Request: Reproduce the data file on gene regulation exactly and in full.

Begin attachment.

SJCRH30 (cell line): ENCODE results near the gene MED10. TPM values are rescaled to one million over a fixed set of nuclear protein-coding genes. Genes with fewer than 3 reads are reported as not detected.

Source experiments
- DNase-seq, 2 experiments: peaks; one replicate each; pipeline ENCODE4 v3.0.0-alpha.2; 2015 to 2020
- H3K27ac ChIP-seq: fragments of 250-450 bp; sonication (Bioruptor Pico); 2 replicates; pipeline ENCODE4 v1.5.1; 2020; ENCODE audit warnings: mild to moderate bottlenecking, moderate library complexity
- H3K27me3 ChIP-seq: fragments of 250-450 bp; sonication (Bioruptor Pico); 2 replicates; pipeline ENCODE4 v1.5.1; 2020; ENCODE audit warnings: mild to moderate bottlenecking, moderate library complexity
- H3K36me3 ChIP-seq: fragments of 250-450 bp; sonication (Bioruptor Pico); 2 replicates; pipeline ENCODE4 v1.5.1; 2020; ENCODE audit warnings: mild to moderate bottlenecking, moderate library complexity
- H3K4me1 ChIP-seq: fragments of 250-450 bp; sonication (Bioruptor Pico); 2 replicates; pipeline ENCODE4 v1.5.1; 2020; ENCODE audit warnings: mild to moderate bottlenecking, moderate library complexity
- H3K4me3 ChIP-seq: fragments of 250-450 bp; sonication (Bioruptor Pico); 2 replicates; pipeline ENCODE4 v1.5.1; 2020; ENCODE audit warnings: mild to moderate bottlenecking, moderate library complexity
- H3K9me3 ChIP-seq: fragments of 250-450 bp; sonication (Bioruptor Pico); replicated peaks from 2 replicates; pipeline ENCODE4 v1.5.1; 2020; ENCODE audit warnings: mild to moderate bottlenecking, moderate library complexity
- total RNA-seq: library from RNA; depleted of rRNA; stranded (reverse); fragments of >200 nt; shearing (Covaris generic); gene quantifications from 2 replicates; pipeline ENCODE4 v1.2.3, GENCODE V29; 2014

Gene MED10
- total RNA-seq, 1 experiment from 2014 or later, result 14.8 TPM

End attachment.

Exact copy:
SJCRH30 (cell line): ENCODE results near the gene MED10. TPM values are rescaled to one million over a fixed set of nuclear protein-coding genes. Genes with fewer than 3 reads are reported as not detected.

Source experiments
- DNase-seq, 2 experiments: peaks; one replicate each; pipeline ENCODE4 v3.0.0-alpha.2; 2015 to 2020
- H3K27ac ChIP-seq: fragments of 250-450 bp; sonication (Bioruptor Pico); 2 replicates; pipeline ENCODE4 v1.5.1; 2020; ENCODE audit warnings: mild to moderate bottlenecking, moderate library complexity
- H3K27me3 ChIP-seq: fragments of 250-450 bp; sonication (Bioruptor Pico); 2 replicates; pipeline ENCODE4 v1.5.1; 2020; ENCODE audit warnings: mild to moderate bottlenecking, moderate library complexity
- H3K36me3 ChIP-seq: fragments of 250-450 bp; sonication (Bioruptor Pico); 2 replicates; pipeline ENCODE4 v1.5.1; 2020; ENCODE audit warnings: mild to moderate bottlenecking, moderate library complexity
- H3K4me1 ChIP-seq: fragments of 250-450 bp; sonication (Bioruptor Pico); 2 replicates; pipeline ENCODE4 v1.5.1; 2020; ENCODE audit warnings: mild to moderate bottlenecking, moderate library complexity
- H3K4me3 ChIP-seq: fragments of 250-450 bp; sonication (Bioruptor Pico); 2 replicates; pipeline ENCODE4 v1.5.1; 2020; ENCODE audit warnings: mild to moderate bottlenecking, moderate library complexity
- H3K9me3 ChIP-seq: fragments of 250-450 bp; sonication (Bioruptor Pico); replicated peaks from 2 replicates; pipeline ENCODE4 v1.5.1; 2020; ENCODE audit warnings: mild to moderate bottlenecking, moderate library complexity
- total RNA-seq: library from RNA; depleted of rRNA; stranded (reverse); fragments of >200 nt; shearing (Covaris generic); gene quantifications from 2 replicates; pipeline ENCODE4 v1.2.3, GENCODE V29; 2014

Gene MED10
- total RNA-seq, 1 experiment from 2014 or later, result 14.8 TPM